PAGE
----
Are you a 'bottler' or a 'brooder’?
The count will vary depending on which expert you ask, but for our purposes, let’s say there are seven basic emotions: joy, anger, sadness, fear, surprise, contempt and disgust. All these emotions are still with us because they’ve helped us survive through several million years of evolution. And yet five of them—anger, sadness, fear, contempt and disgust—are clearly on the not-so-comfortable end of the affective spectrum. (“Surprise” can go either way.)
What does it mean that most of our emotions reflect the dark side of human experience? If so many of our emotions are troubling, and yet helpful enough to make the cut of natural selection, doesn’t that mean that even the dark and difficult feelings have a purpose? Is that why we shouldn’t try to avoid them but rather should accept them as a useful—though sometimes uncomfortable—part of our lives?
Yes. Precisely. But learning to accept and live with all our emotions is by no means what most of us do. Most of us use default behaviors that we hope can deflect or disguise our negative feelings so we won’t have to face them. Others settle deeply into these feelings and struggle to get beyond them. Or we attempt to cope with difficult times and difficult emotions through cynicism, irony or gallows humor, refusing to admit that anything is worth taking seriously. (But as Nietzsche said, loosely translated, “A joke is an epitaph for an emotion.”) Others try to ignore their feelings and, like that more contemporary philosopher Taylor Swift said, “shake it off.”
When we try to “unhook” simply by killing off our feelings, the real victim is our own well-being. Here are two types of responses to negative emotions—and a suggestion for what to do instead.
Bottlers try to unhook by pushing emotions to the side and getting on with things. They’re likely to shove away unwanted feelings because those feelings are uncomfortable or distracting, or because they think that being anything less than bright and chipper is a sign of weakness, or a surefire way to alienate those around them.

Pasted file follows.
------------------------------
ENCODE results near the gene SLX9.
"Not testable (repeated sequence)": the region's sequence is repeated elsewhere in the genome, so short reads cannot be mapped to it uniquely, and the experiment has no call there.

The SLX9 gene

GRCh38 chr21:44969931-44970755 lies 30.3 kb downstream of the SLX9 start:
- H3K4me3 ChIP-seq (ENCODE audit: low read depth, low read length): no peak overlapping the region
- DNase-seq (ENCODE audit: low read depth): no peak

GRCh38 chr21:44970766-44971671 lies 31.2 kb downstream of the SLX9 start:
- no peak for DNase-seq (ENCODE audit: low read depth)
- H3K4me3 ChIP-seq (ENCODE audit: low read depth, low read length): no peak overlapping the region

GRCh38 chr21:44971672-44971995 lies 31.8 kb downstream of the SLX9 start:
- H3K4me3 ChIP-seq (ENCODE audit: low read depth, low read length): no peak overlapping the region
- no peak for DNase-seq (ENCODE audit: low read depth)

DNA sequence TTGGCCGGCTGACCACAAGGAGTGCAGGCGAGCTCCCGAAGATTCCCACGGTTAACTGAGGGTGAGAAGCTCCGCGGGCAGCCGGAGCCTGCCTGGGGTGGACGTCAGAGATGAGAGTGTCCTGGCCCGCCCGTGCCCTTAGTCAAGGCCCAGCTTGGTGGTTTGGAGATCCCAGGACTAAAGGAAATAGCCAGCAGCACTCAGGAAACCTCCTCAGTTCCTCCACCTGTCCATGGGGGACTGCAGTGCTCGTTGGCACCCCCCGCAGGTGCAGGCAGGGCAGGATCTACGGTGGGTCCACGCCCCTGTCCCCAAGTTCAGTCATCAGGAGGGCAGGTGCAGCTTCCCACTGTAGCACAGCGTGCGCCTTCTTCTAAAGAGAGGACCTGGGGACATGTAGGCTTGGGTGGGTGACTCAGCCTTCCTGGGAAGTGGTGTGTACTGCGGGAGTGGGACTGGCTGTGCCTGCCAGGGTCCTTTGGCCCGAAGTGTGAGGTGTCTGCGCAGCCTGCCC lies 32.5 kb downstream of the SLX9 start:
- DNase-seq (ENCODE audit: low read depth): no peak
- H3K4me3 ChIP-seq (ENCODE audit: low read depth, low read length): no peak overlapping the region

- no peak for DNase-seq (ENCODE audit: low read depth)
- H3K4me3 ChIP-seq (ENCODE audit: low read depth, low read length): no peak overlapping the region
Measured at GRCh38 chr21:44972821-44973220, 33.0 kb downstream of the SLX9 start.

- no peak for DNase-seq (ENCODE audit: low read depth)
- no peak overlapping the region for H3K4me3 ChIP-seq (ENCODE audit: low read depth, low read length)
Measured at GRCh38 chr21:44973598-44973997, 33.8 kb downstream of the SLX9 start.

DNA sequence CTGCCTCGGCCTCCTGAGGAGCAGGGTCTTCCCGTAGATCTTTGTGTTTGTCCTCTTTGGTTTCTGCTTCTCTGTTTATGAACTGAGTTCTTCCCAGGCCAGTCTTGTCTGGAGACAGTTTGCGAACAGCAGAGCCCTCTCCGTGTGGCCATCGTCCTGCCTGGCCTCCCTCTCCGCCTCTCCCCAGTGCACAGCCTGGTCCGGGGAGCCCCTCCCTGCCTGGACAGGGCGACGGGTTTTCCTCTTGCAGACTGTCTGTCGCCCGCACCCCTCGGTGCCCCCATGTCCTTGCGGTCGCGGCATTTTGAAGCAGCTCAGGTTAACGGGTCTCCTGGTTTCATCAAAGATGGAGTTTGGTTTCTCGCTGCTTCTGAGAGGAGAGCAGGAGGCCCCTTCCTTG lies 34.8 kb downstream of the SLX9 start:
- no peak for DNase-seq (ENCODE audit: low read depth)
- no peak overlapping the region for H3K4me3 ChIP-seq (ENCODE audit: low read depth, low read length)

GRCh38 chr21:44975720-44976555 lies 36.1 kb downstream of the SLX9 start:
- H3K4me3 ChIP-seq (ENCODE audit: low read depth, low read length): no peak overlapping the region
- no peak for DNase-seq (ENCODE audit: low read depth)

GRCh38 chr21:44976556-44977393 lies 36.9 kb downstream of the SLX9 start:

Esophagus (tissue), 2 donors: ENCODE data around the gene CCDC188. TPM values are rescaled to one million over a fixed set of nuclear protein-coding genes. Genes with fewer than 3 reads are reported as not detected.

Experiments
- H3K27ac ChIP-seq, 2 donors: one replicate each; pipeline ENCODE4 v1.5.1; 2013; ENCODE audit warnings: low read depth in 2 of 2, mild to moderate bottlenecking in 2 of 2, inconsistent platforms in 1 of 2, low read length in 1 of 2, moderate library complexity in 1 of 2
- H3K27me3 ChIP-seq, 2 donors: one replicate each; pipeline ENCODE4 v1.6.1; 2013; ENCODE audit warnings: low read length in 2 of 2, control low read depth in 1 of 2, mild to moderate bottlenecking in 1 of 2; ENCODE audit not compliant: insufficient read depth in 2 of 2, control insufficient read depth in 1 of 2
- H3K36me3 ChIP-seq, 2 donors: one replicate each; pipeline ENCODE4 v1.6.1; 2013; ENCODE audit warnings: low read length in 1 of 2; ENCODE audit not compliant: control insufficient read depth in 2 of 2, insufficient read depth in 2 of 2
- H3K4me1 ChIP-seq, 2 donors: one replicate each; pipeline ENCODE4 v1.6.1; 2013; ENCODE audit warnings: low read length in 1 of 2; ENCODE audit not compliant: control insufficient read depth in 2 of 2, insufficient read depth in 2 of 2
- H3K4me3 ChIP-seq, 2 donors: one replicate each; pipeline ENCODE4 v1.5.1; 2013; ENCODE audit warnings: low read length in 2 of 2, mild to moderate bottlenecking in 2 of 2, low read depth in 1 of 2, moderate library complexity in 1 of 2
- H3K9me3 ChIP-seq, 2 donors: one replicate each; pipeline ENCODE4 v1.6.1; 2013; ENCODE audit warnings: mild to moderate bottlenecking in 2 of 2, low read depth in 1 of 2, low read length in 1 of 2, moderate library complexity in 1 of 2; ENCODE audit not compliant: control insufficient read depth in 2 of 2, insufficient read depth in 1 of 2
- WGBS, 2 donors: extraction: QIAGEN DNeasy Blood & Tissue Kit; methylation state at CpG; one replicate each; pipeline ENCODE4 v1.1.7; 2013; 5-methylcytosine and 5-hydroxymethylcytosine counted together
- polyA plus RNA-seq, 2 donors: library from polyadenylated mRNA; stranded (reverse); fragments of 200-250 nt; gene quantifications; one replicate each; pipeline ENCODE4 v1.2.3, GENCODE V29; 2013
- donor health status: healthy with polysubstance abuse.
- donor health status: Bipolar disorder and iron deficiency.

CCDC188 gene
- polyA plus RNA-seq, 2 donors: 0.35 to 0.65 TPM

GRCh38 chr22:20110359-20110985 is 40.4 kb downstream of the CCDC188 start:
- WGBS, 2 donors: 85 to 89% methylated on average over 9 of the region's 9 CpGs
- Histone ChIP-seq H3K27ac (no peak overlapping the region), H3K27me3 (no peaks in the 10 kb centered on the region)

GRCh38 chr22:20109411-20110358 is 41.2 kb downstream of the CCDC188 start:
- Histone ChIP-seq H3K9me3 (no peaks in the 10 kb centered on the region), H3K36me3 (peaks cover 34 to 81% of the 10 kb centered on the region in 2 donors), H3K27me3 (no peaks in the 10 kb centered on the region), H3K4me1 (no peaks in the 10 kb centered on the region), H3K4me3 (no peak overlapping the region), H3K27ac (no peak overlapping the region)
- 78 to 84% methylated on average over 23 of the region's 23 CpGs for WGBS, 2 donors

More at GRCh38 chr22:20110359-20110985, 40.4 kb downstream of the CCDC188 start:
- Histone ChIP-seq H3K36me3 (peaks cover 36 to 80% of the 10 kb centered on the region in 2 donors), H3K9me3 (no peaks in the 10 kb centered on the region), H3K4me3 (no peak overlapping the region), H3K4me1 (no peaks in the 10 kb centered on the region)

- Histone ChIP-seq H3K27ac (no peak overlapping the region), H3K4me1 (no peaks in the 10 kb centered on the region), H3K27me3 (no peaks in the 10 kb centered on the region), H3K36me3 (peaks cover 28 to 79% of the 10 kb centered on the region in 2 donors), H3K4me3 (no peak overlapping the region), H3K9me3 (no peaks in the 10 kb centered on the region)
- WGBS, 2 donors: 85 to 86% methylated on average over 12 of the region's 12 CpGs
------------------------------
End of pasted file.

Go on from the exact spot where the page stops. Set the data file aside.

If you’re a bottler who hates work, you might try to rationalize away your negative feelings by telling yourself, “At least I’ve got a job.” If you’re unhappy in your relationship, you might immerse yourself in a project that just has to get done. If you’re losing yourself in the busyness of caring for others, you might push your sadness or stress aside by reminding yourself that your “time will come.” If you’re leading team members who are deeply anxious about budget cuts and proposed restructuring, you might tiptoe around those subjects for fear of opening up an emotional can of worms.
Even with the important caveat that people don’t always behave according to the gender norms found in research, men are more likely to bottle than women are.
The problem with bottling is that ignoring troubling emotions doesn’t get at the root of whatever is causing them.
More than once, I’ve met bottlers who find themselves, years later,in the same miserable job, relationship or circumstance. They’ve been so focused on pushing forward that they haven’t been in touch with a real emotion in years, which precludes any sort of real change or growth.
Another aspect of bottling behavior is trying to think positively, to push the negative thoughts out of your head. Unfortunately, trying not to do something takes a surprising amount of mental bandwidth. And research shows that attempting to minimize or ignore thoughts and emotions only serves to amplify them.